Marketed as the greatest festival the world has never seen, Fyre Music Festival was sold to be a luxurious experience where attendees would dance to top musical performances, rave with famous socialites, and sleep in high-end villas, all on a private island in the Bahamas. Yet it all failed because of its creator, Billy McFarland. Netflix’s new documentary “Fyre: The Greatest Party That Never Happened” covers this fraud behind the scenes and its aftermath.
Director Chris Smith captured a wide range of perspectives in the documentary. Employees, festival goers, and Bahamian locals all shared how they were personally affected during the process of creating this event and how its repercussions still affect them today. A local Bahamian woman even shared how she still has not been paid for her labor, which has hurt her financially and emotionally.
The background research into McFarland’s past projects also provided understanding for why Fyre Festival failed miserably. To better understand why McFarland scammed so many people, Smith took his audience back to when McFarland owned Magnises, selling “elite” credit cards that rewarded users with reduced concert ticket prices and invites to exclusive parties. No one actually received the benefits, and consequently, McFarland accrued a staggering amount of debt from this enterprise and was unable to pay it off. Knowing this was essential to realizing McFarland’s disconnect with reality.
Now to Fyre Festival. McFarland still owes payments for the Magnises scandal and he’s undertaking a new endeavor. Knowing what happened with Magnesis, the festival’s outcome shouldn’t be shocking. The festival’s main purpose was to promote Fyre, a music booking app that made talent-booking easier for consumers. It even received endorsement from late ’90s rapper Ja Rule, adding to its legitimacy.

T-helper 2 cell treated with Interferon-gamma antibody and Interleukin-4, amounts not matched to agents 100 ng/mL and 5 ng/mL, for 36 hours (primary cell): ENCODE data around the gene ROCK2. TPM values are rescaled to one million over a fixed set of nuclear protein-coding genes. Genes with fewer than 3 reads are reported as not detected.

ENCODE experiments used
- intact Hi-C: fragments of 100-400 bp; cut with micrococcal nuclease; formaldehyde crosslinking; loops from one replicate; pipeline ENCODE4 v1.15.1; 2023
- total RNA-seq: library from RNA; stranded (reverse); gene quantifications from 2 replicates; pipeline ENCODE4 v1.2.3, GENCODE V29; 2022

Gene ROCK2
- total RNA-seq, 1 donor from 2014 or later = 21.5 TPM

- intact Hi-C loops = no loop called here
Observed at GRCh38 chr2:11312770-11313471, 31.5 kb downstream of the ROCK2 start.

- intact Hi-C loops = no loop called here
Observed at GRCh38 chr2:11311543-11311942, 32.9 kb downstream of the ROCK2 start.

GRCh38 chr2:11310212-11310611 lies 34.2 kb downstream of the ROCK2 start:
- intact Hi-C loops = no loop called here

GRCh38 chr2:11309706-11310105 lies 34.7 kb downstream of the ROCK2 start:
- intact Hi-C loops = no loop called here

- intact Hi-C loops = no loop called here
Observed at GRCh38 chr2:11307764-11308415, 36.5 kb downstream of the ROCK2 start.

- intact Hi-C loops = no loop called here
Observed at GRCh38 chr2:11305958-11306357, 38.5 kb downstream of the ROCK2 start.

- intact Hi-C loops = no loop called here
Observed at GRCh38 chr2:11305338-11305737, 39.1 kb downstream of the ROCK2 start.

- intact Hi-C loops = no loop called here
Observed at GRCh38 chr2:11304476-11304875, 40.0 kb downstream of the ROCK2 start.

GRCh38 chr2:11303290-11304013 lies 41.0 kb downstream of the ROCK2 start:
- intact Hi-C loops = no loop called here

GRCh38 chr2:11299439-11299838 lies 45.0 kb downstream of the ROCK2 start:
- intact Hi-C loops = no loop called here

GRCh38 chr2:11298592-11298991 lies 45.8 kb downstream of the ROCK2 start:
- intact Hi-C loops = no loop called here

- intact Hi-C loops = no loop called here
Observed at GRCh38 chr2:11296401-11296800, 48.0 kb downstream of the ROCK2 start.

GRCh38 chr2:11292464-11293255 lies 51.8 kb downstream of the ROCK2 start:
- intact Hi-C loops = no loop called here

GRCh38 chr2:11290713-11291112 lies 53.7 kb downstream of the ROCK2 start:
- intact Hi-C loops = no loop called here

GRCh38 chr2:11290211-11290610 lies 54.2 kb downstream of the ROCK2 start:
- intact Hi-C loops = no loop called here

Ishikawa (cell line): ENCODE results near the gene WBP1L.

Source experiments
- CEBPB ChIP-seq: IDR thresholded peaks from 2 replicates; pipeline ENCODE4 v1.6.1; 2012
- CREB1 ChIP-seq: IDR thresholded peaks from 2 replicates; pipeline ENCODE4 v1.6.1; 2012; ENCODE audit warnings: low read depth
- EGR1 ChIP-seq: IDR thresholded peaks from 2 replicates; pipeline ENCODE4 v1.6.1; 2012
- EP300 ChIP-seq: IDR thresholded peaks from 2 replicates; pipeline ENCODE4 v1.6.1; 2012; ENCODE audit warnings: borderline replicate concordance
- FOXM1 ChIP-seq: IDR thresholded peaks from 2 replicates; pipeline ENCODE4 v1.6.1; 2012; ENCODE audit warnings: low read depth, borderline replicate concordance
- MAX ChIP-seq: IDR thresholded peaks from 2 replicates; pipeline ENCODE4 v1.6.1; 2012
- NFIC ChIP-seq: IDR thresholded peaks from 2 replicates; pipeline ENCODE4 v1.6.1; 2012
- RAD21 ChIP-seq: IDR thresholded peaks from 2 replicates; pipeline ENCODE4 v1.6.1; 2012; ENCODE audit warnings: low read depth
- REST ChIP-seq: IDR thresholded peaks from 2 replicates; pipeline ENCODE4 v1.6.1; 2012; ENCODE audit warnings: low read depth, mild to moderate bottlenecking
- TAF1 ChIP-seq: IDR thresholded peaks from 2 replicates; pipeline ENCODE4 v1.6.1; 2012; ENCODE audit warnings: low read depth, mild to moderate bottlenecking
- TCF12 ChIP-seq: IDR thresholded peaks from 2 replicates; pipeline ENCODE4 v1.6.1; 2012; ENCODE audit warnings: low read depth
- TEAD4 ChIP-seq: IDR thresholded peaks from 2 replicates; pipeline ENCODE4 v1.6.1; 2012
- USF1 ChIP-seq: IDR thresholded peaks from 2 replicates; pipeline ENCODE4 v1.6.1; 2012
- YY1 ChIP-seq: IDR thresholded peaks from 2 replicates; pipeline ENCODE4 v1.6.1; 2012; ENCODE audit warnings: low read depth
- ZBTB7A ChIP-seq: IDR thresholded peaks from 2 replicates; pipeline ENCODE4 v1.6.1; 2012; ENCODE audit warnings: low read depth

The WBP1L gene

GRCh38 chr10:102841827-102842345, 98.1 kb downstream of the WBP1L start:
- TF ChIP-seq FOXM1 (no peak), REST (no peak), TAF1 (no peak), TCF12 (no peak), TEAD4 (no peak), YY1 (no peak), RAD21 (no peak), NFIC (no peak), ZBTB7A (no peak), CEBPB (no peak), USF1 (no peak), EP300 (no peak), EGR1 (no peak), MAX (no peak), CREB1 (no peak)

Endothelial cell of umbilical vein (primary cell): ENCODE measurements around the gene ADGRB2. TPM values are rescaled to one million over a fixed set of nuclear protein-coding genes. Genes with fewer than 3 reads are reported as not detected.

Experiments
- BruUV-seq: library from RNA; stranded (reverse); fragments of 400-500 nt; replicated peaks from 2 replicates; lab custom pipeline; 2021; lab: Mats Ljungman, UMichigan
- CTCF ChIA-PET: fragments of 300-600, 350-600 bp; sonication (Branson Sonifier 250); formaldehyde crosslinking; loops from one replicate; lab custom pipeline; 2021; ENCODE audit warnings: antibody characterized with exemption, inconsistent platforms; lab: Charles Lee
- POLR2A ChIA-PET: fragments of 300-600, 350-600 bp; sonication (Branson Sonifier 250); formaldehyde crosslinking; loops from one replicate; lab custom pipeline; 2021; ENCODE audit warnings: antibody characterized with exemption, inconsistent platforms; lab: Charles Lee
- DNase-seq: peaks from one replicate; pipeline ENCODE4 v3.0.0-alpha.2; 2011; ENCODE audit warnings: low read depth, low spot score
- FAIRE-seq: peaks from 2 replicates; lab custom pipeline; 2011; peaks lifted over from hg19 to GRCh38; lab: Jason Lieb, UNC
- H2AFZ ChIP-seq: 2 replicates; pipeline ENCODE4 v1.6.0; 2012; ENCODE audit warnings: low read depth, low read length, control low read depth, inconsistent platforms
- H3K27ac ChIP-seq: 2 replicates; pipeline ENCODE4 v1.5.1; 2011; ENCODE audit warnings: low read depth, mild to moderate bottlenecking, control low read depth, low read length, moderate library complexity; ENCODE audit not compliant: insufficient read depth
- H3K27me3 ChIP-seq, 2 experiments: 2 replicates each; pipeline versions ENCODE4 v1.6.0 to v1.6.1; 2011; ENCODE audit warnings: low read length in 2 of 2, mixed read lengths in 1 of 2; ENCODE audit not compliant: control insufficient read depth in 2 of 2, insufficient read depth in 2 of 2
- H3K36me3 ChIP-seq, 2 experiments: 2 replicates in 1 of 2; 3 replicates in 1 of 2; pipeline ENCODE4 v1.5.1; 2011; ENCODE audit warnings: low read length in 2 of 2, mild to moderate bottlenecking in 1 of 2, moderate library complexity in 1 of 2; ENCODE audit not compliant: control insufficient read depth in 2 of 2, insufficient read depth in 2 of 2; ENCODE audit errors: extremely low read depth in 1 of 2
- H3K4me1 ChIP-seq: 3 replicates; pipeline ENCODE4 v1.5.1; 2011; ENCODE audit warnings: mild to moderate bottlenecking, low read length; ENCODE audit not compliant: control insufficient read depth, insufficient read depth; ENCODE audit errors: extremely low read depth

However, the list of perks the festival promised were just too nice to be real. Gourmet dining and $1,000 villas were included all within a two-week “transformative” experience. Ticket costs ranged from around $500 to $1,500, excluding VIP packages, airfare, and accommodations. The line-up had top chart artists, like Tyga, Desiigner, Migos, and Lil Yachty, and was advertised by a commercial of celebrity models partying on the Bahamas.
Unsurprisingly, the revenue couldn’t cover the costs of the festival, and the event turned into utter chaos. People fought for tents, mattresses and pillows, stealing supplies from one another in a concerning Lord of the Flies-esque turn of events.
The main perspective Netflix lacked was from McFarland himself. There are no interviews with McFarland; the only footage showing the business entrepreneur are shots taken during the making and the aftermath of Fyre Festival. This absence can cause watchers to either feel intrigued or frustrated. Interviewing McFarland would’ve provided a greater scope of understanding, yet with all the other sources, his voice probably wouldn’t have helped him gain much sympathy.
Despite the absurd benefits Fyre Festival claimed to grant, these “promises” detrimentally affected anyone involved with the festival. Netflix does a great job at exploring the background of the festival and its effects. The wide range of sources and behind-the-scenes footages strongly contextualized the festival’s consequences. Though they didn’t interview him, the documentary still provides significant coverage on McFarland and explains with enough depth why Fyre Festival never happened.